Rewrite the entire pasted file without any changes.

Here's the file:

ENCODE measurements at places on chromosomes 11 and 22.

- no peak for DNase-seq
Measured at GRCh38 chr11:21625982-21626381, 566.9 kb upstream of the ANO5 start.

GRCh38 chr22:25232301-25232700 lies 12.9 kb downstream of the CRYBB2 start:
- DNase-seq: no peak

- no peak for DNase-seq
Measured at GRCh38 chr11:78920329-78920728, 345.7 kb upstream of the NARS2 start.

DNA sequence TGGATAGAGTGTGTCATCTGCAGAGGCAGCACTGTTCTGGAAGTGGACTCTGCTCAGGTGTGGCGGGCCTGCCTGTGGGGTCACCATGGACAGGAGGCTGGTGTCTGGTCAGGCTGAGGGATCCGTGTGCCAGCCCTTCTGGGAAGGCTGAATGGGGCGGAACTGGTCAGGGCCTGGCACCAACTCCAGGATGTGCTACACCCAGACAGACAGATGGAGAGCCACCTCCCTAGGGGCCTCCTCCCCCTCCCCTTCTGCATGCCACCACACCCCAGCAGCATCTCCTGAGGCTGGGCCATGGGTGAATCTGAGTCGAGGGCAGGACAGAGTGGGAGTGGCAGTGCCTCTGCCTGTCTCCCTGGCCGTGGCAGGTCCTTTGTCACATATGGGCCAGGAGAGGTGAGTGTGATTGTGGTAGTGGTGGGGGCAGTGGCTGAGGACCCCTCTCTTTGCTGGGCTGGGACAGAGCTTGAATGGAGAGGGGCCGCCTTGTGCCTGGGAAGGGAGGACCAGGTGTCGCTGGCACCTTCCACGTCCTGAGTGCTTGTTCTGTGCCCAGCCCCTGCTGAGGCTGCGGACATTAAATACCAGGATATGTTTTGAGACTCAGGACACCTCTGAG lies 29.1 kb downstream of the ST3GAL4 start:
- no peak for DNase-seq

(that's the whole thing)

ENCODE measurements at places on chromosomes 11 and 22.

- no peak for DNase-seq
Measured at GRCh38 chr11:21625982-21626381, 566.9 kb upstream of the ANO5 start.

GRCh38 chr22:25232301-25232700 lies 12.9 kb downstream of the CRYBB2 start:
- DNase-seq: no peak

- no peak for DNase-seq
Measured at GRCh38 chr11:78920329-78920728, 345.7 kb upstream of the NARS2 start.

DNA sequence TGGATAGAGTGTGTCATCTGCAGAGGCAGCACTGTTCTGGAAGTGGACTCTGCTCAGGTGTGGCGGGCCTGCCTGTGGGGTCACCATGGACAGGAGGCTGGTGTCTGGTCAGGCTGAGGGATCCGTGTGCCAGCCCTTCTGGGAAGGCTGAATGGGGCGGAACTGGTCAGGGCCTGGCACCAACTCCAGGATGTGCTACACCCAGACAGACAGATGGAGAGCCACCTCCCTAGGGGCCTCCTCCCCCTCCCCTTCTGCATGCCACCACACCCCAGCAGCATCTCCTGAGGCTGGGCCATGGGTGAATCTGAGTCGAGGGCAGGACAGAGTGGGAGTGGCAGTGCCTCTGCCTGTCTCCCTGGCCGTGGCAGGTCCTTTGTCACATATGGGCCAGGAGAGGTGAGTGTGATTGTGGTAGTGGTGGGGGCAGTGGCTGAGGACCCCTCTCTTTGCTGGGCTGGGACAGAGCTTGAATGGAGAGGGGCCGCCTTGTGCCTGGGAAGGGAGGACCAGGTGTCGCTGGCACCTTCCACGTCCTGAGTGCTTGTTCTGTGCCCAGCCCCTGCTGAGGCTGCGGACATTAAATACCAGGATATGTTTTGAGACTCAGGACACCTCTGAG lies 29.1 kb downstream of the ST3GAL4 start:
- no peak for DNase-seq